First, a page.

If ever there was an emotionally charged concept, it is loyalty. Faithfulness to one person can mean abandonment to another. Can you be friends with your friend's nemesis and still be loyal to each? Can you maintain a relationship with two people who dislike each other? To what length does one need to go to prove loyalty? Should one have to prove it at all? I've recently confronted these questions when I and others were accused of being disloyal by someone very dear, who I'll call Judy, for attending an event to which she was not invited. The party host did not want to invite Judy's husband, and, as the other half of the couple, Judy, too, was excluded. I agreed with Judy that they should have been invited. In fact, I advocated for their inclusion, but there was no changing the mind of the party host. The party was in honor of someone very special to me, someone I care about a great deal and who cares equally about my family and me. This honoree remembers my family's birthdays and special events, and has never missed an opportunity to share in my life. Judy, a lifelong friend and confidante, is not speaking to me, furious that I did not boycott the celebration in solidarity with her and her husband. My attending the event felt hugely disloyal, and therefore, hurtful to her.
In all honesty, it never occurred to me to boycott the party. It never occurred to me that another person's guest list would require me to choose between two relationships. It never occurred to me that attending a party was proof of my disloyalty to anyone.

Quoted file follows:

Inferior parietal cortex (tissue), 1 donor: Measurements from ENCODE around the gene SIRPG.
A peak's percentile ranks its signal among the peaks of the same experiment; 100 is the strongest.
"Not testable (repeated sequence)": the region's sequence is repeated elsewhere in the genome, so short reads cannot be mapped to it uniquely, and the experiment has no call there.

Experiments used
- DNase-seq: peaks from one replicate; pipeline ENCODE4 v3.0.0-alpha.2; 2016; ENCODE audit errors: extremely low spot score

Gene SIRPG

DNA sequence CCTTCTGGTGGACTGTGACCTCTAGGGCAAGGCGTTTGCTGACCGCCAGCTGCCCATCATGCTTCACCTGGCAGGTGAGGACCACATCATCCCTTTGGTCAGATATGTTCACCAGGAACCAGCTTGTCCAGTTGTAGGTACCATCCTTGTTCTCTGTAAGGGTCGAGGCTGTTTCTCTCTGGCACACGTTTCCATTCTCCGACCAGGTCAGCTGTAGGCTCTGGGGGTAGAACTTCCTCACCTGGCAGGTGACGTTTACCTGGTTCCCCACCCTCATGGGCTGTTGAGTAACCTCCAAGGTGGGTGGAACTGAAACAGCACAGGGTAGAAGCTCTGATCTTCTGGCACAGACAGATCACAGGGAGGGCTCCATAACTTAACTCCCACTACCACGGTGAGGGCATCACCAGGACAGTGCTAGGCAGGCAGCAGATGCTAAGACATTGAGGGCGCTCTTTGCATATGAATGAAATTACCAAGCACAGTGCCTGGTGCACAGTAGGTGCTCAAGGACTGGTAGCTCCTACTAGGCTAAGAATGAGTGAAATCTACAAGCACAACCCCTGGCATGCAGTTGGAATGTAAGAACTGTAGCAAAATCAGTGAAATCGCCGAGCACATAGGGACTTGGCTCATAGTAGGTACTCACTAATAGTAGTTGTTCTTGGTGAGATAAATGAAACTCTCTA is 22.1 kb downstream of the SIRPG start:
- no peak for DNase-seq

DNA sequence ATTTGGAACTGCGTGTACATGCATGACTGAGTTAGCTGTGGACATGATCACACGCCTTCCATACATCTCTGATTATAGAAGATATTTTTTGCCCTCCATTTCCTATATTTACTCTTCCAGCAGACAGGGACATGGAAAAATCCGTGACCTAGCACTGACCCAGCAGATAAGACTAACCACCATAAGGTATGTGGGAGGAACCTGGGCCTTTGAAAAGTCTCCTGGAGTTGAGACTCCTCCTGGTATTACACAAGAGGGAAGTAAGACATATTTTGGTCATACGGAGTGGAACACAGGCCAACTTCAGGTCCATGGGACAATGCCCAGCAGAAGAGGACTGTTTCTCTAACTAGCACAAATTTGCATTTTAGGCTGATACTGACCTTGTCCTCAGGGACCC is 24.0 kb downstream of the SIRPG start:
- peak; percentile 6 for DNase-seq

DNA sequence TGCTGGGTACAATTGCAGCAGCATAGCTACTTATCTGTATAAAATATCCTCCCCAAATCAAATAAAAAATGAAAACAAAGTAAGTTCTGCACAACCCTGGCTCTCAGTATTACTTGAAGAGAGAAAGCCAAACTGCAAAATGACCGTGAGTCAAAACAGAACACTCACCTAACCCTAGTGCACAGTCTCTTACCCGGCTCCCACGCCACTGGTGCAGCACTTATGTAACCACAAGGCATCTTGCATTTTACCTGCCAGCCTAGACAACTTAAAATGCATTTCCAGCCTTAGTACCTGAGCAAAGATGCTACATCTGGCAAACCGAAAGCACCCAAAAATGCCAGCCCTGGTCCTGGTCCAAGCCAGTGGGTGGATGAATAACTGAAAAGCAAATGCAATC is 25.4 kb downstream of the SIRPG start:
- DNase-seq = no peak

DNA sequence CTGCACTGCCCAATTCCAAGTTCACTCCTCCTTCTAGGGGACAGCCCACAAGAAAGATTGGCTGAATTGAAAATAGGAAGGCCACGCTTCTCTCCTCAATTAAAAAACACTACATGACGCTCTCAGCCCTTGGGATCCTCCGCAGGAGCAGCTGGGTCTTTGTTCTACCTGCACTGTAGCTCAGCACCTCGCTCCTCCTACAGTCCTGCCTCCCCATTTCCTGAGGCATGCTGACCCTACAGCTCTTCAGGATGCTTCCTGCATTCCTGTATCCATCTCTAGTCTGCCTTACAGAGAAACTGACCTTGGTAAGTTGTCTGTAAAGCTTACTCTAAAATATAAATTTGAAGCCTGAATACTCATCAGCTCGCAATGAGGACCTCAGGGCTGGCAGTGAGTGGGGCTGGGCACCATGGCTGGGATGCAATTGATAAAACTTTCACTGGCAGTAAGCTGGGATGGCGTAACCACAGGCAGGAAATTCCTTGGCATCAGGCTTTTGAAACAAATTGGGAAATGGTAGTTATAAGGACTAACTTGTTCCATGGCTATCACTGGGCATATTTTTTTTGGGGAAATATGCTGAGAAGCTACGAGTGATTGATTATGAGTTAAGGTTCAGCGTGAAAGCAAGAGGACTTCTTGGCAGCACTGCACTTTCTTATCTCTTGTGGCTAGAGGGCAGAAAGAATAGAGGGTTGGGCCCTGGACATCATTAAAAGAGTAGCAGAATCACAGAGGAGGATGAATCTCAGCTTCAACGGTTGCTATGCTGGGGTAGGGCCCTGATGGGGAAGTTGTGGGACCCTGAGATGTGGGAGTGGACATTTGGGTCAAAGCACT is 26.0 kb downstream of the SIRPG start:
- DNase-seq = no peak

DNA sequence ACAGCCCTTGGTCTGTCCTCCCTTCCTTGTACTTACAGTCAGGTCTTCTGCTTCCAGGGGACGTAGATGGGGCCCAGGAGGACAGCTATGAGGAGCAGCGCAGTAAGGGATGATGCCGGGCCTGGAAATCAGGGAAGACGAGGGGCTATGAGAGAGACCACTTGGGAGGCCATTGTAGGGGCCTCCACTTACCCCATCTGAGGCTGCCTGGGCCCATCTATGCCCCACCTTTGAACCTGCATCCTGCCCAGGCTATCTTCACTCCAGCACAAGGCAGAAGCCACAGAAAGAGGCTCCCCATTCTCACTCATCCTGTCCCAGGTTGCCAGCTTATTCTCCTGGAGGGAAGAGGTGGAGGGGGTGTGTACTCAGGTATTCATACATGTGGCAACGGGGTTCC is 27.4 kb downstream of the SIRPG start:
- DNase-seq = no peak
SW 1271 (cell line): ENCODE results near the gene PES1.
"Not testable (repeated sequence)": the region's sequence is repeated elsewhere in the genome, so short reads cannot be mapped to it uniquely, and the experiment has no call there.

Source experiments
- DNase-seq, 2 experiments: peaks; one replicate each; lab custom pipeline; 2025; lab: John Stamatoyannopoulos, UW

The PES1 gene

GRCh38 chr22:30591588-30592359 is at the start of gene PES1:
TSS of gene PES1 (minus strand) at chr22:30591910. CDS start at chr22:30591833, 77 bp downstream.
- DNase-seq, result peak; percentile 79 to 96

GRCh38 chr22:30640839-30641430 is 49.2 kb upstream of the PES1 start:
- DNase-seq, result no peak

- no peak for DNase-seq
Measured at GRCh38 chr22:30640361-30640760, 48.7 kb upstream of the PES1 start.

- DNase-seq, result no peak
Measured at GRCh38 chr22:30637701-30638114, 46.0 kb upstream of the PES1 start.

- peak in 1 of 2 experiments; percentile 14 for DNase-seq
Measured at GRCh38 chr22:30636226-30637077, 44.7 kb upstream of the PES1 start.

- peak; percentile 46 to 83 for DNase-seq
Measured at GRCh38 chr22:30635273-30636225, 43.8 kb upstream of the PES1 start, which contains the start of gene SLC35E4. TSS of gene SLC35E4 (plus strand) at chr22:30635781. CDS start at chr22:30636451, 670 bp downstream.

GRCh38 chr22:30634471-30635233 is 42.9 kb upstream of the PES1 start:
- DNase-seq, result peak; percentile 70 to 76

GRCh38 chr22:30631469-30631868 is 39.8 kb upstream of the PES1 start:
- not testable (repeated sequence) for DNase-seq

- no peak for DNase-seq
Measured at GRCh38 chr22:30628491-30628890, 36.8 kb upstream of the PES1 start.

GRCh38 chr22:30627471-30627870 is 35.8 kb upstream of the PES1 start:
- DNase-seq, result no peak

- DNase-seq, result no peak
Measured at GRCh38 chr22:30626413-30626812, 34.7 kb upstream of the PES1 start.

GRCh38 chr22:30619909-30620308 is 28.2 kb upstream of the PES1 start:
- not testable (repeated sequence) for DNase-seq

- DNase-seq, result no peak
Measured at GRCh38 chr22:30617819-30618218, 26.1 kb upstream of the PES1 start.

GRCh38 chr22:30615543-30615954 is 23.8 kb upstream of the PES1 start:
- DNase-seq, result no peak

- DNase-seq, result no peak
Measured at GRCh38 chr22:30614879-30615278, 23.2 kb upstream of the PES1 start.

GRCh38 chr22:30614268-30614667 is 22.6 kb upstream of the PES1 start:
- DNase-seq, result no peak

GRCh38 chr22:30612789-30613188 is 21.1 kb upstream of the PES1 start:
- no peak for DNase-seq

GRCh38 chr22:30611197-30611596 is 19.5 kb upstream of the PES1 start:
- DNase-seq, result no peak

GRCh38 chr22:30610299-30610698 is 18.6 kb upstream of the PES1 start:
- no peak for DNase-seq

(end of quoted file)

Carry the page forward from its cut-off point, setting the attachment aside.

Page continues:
Have you ever been friends with two people who are angry with each other, or who just don't like each other? These scenarios get more complicated when it is family and lives intersect. Have you ever felt you had to drop your relationship with one half of a divorcing couple? What is your allegiance to the warring parties? Do you have to take sides?
Sadly, requiring someone to choose between two people never ends well. Like many an angst in life, the problem is typically more than what appears on the surface. The person demanding the choice typically does so out of insecurity, misdirected anger, or both, neither of which underlies a healthy relationship. If a person meets the demand of "choose them or me," then the result can only be resentment in the long run.
Ironically, the person being perceived as disloyal, which in this case is me, feels betrayed, too. I went from shock to days of soul searching, eventually landing on "huh?" Did I exclude anyone? No. Did I try to include everyone to a party not of my making? Yes. Have I kept confidences? Of course. Am I responsible for other people's relationships? Heck no. There I was, living my life, maintaining my own relationships. It never occurred to me that doing so was disloyal to anyone.
I am deeply distressed by Judy's pain because she is very important to me. However, I did not create the scenario, and I am as loyal a friend as the day is long. After forty plus years of shared intimacies, it is astounding to me that our relationship became so fragile as to fracture over a party not of my making. I am sad but my conscience is clear.